After the commercial break, Jesse’s sitting in a trancelike state as bullets rip through the walls of the church. Triumphant war music plays as the townsfolk, including the prairie dog mascot, watch raptly.
Jesse eventually comes to, holding off the attackers with his expert marksmanship while guzzling liquor from a fresh bottle.
Things go to hell (not literally, though) when Donnie enters the church armed with a pistol. Jesse Words him to put the gun down, but Donnie laughs like a madman, having outsmarted the good preacher by deafening himself with the gunshot in his trunk. Uh, is that a permanent thing? That seems like an incredibly rash action, at least until you remember how deeply torn up Donnie’s been about his run-ins with Jesse’s power.
Jesse seems to feel the same way, because he faces down the barrel without flinching. “Go on, Donnie. We both earned it.”
Instead, he gets a pistol butt to the face, and when he comes to, Quincannon and the meat men are inside. As Jesse signs over the land, he tries to figure out where he went wrong in his command that Quincannon serve God.
“I am, devoutly,” Quincannon says. It’s just that his god is the god of meat, of what’s tangible, touchable, and true. Jesse just laughs at the craziness. What else can he do? But Quincannon fires back that worshipping a silent god is equally crazy.
Inspired now, Jesse asks for one more Sunday. He failed to bring the town to God, and in fact it’s even more messed up than when he got here. So he’s giving God one more chance to speak to his flock, and if Jesse doesn’t like the answers, he’ll denounce God then and there.
Ugh, okay, fine, let’s check in with Tulip. She adopts a sweet hound named Brewski. She tosses him a ball, rubs his ears, and tells him what a good boy he is. And then she hugs him and sadly pushes him into a room with a ravenous, healing vampire, cursing Jesse’s name as she does.
Let us never speak of this again.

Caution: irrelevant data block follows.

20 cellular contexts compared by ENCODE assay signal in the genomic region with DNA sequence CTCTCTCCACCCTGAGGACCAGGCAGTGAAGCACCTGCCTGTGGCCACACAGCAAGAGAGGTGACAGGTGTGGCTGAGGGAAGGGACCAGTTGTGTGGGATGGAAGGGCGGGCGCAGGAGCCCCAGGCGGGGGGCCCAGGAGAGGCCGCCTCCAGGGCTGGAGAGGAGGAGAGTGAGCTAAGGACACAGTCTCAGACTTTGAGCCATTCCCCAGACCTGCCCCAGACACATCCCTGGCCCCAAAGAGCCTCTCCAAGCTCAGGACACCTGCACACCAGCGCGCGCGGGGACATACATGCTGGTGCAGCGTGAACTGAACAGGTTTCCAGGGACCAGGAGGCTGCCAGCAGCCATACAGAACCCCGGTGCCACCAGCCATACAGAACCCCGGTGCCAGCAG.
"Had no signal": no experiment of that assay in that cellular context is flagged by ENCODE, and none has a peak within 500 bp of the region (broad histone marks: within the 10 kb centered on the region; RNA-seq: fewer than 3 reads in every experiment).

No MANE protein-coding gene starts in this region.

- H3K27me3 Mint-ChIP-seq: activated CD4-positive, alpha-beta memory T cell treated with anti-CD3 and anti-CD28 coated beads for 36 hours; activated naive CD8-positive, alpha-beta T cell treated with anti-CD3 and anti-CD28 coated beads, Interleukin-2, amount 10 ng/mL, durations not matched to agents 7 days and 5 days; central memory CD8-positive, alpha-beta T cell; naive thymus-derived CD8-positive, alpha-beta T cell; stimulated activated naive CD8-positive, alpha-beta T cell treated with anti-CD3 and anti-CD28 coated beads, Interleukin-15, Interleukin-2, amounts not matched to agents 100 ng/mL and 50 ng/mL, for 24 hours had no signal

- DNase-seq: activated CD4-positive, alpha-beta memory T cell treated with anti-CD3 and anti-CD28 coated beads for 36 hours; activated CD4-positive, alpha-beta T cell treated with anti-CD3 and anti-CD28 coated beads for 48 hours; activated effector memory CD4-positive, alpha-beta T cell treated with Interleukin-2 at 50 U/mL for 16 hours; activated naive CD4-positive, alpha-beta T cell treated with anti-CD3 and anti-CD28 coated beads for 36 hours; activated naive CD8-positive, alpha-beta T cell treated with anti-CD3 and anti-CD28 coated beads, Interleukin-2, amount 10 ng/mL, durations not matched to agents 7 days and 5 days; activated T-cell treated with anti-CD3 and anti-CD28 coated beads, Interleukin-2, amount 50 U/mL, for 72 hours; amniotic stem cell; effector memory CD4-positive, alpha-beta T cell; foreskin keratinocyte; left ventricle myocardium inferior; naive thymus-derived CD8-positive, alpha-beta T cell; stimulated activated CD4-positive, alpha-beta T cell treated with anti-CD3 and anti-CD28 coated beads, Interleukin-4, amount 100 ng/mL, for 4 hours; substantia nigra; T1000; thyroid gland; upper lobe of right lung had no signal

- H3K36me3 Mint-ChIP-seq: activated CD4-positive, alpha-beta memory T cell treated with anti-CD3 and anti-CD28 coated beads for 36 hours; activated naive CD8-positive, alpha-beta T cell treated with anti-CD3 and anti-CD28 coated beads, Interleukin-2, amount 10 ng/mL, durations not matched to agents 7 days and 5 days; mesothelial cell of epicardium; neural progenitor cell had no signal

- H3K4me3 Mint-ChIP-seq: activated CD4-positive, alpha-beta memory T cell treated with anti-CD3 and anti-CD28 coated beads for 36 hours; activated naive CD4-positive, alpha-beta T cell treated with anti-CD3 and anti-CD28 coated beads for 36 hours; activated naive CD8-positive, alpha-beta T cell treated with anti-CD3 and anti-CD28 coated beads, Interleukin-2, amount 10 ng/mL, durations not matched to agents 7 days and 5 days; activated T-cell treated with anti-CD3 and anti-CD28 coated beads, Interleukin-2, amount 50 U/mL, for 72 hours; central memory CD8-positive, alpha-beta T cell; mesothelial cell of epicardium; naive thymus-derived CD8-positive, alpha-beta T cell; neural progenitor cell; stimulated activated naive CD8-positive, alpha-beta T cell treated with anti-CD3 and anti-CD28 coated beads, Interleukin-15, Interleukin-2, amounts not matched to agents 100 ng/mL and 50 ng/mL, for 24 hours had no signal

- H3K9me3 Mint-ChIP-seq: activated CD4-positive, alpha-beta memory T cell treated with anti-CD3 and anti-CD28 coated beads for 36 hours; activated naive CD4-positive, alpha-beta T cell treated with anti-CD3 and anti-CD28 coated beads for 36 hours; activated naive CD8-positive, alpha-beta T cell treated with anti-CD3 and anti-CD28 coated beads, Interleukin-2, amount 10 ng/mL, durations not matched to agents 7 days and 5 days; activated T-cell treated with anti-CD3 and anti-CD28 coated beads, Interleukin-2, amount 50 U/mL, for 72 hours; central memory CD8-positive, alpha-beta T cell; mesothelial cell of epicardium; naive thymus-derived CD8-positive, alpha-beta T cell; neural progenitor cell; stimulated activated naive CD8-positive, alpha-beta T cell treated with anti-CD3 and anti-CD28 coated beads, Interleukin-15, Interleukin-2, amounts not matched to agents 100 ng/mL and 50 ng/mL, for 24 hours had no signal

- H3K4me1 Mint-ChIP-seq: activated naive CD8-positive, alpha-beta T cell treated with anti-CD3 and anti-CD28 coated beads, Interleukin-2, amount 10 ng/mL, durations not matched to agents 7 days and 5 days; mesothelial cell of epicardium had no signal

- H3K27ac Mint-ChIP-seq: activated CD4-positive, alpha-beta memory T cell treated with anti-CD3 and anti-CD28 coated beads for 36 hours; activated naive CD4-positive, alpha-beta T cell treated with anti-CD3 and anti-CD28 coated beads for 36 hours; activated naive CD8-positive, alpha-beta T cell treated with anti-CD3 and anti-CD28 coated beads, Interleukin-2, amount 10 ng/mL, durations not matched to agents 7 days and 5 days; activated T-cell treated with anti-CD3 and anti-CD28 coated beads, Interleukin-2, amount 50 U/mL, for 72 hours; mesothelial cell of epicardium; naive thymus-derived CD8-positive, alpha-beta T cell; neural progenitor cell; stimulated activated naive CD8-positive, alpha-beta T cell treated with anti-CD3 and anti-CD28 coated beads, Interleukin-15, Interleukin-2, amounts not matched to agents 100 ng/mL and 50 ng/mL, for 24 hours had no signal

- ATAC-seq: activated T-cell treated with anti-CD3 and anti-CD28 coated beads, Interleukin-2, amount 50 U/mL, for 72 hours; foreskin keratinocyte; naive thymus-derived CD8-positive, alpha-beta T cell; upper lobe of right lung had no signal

Back at the church, the sheriff loads Jesse into the back of his car, and the townsfolk mob him like he’s a messiah, begging to be saved. It’s like something out of Jesus Christ Superstar, and it makes you think that Jesse Custer — ol’ JC himself — will have a good turnout for his last service at All Saint’s Congregational.
So, Jesse doesn’t want to give up his mission. Quincannon doesn’t want to give up his vendetta. Emily doesn’t want to give up her faith. And Genesis doesn’t want to give up Jesse. Something’s got to give here.
Speaking of, the same nameless employee we’ve been watching this season is still dealing with Chekhov’s pressure gauge as it creeps into the danger zone yet again. He flips a button and sits down to resume his vigil, having relieved the pressure. For now.
Sounds like Annville’s in for one hell of a church service come Sunday.
- You were a good dog, Brewski.
- Some viewers have been wondering if Jesse’s Word wears off, which might explain Quincannon’s actions. So it’s good to learn that while it doesn’t seem to expire (see the Adelphi needing an invite in), it’s definitely open to personal interpretation.
- Did Quincannon order the murder of Jesse’s father when he didn’t renounce God? One of the thugs has the same tattoo on his arm that Jesse does on his back, which could be used as an argument for that theory (Jesse got his as a reminder) or against it (the tattoos are related in a non-Quincannon way).
- I’m worried that part of the reason I liked this episode so much is because Jesse and Tulip didn’t interact at all. If so, that’s depressing.
- Okay, four things, comic readers: Were you at first bummed and then relieved the adopted pooch didn’t turn out to be Skeeter? Does the Adelphi’s other option start with “S” and end with “aint of Killers”? If we’ve already done the, erm, groin injury here, will Herr Starr meet a different fate in season 10 or whenever that would be? And finally, MISS OATLASH!!! Of course she wouldn’t forget the mustard on Quincannon’s sammich.